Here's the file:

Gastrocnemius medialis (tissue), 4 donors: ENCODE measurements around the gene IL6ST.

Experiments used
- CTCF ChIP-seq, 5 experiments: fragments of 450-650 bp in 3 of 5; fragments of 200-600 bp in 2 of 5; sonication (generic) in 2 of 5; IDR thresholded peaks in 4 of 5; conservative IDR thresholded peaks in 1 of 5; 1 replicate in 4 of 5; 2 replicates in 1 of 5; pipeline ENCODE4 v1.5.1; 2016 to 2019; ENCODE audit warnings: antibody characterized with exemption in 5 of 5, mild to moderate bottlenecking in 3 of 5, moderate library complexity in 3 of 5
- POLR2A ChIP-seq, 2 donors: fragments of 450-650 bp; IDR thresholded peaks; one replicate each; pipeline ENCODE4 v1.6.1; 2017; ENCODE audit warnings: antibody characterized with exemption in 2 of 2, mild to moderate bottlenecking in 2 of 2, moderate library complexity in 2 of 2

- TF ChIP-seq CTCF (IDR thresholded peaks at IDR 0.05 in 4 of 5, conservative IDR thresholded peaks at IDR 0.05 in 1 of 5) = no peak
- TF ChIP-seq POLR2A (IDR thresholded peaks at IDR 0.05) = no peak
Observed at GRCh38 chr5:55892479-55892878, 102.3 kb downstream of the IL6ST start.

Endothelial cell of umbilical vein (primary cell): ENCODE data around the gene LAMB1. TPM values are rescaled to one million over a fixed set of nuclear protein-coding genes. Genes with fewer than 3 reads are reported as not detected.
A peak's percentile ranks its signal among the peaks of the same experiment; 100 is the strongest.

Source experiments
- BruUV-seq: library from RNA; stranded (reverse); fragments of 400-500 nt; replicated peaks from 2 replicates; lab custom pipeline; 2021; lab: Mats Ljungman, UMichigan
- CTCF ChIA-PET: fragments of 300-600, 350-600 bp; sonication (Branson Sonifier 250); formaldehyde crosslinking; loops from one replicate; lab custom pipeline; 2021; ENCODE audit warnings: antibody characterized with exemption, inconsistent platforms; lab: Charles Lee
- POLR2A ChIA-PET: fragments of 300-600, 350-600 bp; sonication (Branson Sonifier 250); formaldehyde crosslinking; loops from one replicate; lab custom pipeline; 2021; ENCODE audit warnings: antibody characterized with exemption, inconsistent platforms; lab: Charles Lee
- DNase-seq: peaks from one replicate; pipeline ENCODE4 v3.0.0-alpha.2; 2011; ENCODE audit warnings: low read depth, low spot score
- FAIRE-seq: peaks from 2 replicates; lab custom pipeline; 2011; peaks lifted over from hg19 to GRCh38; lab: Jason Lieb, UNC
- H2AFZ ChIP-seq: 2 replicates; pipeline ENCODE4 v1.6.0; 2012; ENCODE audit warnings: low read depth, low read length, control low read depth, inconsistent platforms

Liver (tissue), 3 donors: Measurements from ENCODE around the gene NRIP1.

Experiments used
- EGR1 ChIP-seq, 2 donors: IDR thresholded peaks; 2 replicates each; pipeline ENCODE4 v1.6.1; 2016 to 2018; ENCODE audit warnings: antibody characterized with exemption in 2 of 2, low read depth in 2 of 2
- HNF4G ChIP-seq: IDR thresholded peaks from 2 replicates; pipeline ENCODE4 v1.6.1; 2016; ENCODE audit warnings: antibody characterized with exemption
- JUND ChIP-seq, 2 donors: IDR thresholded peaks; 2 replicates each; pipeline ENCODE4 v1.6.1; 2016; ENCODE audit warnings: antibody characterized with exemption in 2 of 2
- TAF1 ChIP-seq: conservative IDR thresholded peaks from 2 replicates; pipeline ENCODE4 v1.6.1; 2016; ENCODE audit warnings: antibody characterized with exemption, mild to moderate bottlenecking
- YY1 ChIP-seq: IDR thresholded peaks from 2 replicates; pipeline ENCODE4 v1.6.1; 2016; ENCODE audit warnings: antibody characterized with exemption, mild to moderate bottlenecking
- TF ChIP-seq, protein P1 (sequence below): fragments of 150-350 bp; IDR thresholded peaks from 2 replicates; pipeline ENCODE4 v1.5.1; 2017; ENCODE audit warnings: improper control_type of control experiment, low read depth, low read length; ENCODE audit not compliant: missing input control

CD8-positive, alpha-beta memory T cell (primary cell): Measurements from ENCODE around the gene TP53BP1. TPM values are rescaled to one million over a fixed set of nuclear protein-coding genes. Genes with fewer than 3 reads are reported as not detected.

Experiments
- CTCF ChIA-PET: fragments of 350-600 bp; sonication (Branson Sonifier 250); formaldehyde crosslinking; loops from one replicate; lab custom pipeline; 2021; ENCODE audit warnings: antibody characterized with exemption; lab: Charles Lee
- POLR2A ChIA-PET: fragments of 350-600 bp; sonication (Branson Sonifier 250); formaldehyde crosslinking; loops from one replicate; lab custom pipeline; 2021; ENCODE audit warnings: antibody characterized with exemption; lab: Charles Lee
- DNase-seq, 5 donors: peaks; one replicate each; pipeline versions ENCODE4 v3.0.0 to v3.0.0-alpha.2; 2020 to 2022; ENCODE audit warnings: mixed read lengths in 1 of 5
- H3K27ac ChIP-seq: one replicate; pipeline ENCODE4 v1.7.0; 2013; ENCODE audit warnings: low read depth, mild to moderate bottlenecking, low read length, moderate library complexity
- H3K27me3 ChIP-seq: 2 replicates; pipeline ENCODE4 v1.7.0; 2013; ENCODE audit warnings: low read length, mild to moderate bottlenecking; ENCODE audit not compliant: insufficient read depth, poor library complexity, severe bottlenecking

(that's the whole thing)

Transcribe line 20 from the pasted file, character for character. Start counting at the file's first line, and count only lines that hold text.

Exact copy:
- HNF4G ChIP-seq: IDR thresholded peaks from 2 replicates; pipeline ENCODE4 v1.6.1; 2016; ENCODE audit warnings: antibody characterized with exemption